Critics’ favourite La La Land and a host of African-American actors are happily receiving the attention they deserve in today’s Oscars nominations.
However, film critics can’t help but notice that some strong performances and great direction in successful films have been overlooked.
Here are five of the biggest Oscars snubs, according to Fox News reporter and “Oscar expert” Tariq Khan and backed up by us:
5. Tom Hanks in Sully.
This drama about the pilot who saved passengers by landing on New York's Hudson River in January 2009 was overlooked for just about every award except for 'Sound Editing'. Which is a shame because it was so good.
Take it from someone (me) who was dragged to a cinema screening reluctantly, Tom Hanks' performance made that movie. At one point tears were streaming down my cheeks as I was overwhelmed by a feeling of relief and happiness shared with Captain "Sully" Sullenberger when he was told all the passengers survived the crash.
How is that not an Oscar-worthy performance?
Khan writes that it was surprising the two-time Best Actor wasn't again nominated, especially in a film directed by Clint Eastwood.
4. Emily Blunt in The Girl on the Train.
If you read the novel the film is based on you were probably a little surprised, if not disappointed when Emily Blunt was cast as the movie's titular character.
She was, after all, supposed to be slightly overweight and an alcoholic.
However, movie-goers and critics alike were impressed by Blunt's performance. The novel's readers forgot what Rachel, aka The Girl on the Train, was supposed to look like because we were so gripped by Blunt's performance.
Blunt's portrayal earned nominations for the Screen Actors Guild Awards and the British Film Academy Awards.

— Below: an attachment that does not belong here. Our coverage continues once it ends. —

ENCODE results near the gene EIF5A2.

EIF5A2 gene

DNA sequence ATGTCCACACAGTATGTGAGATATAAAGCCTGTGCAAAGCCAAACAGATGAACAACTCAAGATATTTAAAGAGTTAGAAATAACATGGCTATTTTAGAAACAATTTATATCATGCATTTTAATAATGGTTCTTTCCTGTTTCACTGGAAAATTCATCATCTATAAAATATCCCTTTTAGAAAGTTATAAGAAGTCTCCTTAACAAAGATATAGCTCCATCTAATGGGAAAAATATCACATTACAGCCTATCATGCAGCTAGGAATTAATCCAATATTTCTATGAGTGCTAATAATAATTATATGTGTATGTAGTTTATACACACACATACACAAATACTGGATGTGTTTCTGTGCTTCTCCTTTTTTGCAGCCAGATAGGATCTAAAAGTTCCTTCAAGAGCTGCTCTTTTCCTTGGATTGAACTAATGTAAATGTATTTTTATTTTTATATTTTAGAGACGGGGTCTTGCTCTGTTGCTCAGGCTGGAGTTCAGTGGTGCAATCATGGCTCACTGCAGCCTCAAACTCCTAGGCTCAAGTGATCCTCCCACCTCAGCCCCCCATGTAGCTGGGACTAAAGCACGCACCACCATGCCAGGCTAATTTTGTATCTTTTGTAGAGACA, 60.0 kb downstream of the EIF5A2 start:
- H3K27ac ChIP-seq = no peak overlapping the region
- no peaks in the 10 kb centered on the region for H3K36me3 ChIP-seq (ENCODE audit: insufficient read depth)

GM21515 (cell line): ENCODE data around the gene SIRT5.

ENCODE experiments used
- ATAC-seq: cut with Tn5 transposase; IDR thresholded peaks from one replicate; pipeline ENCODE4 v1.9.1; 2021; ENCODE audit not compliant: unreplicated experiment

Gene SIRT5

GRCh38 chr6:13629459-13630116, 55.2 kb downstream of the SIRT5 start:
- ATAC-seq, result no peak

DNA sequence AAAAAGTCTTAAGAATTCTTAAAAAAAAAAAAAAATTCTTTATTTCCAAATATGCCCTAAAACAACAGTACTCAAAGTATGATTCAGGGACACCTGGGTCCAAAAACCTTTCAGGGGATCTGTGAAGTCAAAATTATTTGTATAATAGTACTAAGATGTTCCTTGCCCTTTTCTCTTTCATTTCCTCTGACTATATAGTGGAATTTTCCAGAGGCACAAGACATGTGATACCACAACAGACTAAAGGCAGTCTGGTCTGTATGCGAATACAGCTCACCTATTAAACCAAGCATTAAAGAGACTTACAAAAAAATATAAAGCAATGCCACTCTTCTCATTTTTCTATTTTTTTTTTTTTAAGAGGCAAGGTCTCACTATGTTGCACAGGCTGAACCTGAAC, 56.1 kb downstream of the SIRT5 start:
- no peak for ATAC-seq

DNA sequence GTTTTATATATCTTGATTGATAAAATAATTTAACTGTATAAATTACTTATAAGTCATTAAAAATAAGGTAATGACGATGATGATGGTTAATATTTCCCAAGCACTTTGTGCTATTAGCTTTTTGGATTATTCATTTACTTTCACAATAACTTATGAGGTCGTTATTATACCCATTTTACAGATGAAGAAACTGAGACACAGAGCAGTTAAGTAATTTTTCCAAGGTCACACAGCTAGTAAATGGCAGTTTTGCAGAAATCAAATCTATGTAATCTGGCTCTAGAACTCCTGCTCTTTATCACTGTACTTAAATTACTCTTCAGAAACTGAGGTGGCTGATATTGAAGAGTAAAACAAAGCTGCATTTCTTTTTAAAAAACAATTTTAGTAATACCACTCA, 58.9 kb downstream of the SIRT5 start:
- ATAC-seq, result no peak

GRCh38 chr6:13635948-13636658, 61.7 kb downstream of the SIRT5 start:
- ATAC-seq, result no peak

Khan suggested her first Oscar nomination "looked like a real possibility", but was probably bumped out due to strong competition.
3. Martin Scorsese for Silence.
Khan suspected Martin Scorsese would be nominated for an Academy Award this year, perhaps simply because he is considered "one of the greatest living American film directors".
Not to mention that Scorsese spent 28 years getting the film based on 17th-century religious story to the screen.
Perhaps the Academy thinks Scorsese has had enough recognition for his brilliant directing?
2. Hugh Grant in Florence Foster Jenkins.
The old claim that the Academy only nominates "serious" actors in "serious" roles for Best Actor/Best Supporting Actor rang true this morning.
Despite receiving four other major award nominations, including for a Golden Globe, Hugh Grant was overlooked for both Best Actor and Best Supporting Actor categories.
Grant played opposite Meryl Streep in a film about Florence Foster Jenkins, a New York heiress who dreamed of becoming an opera singer, despite having a terrible singing voice.
A Mamamia staff member agreed with Academy, however, adding that the role probably wasn't serious enough to receive an Oscar nod.
"I thought he was good and a very sympathetic character, but probably not outstanding enough to be Oscar worthy. The film is a true story, but quite fluffy and somewhat sweet. Meryl should get a nomination! But Meryl should always be nominated," she said.
1. Amy Adams in Arrival.
Sci-fi flick Arrival has been nominated for Best Picture, but its leading lady Amy Adams was overlooked.
Three major award nominations in the lead up to the Oscars couldn't secure Adams a nomination for a role that earned her some of the best reviews in her career.
Mamamia write Laura Brodnik rated the other successful film Adams starred in, Nocturnal Animals, very highly and thought Adams equally could have been nominated for that film.
"She should have been nominated in the supporting category, yes, but it was such a tightly packed race this year," Brodnik said.
"She was brilliant in Nocturnal Animals especially since it was a quite role in such a showy film but she brought such intensity to it."
Is there a film you thought was overlooked for an Oscar nomination?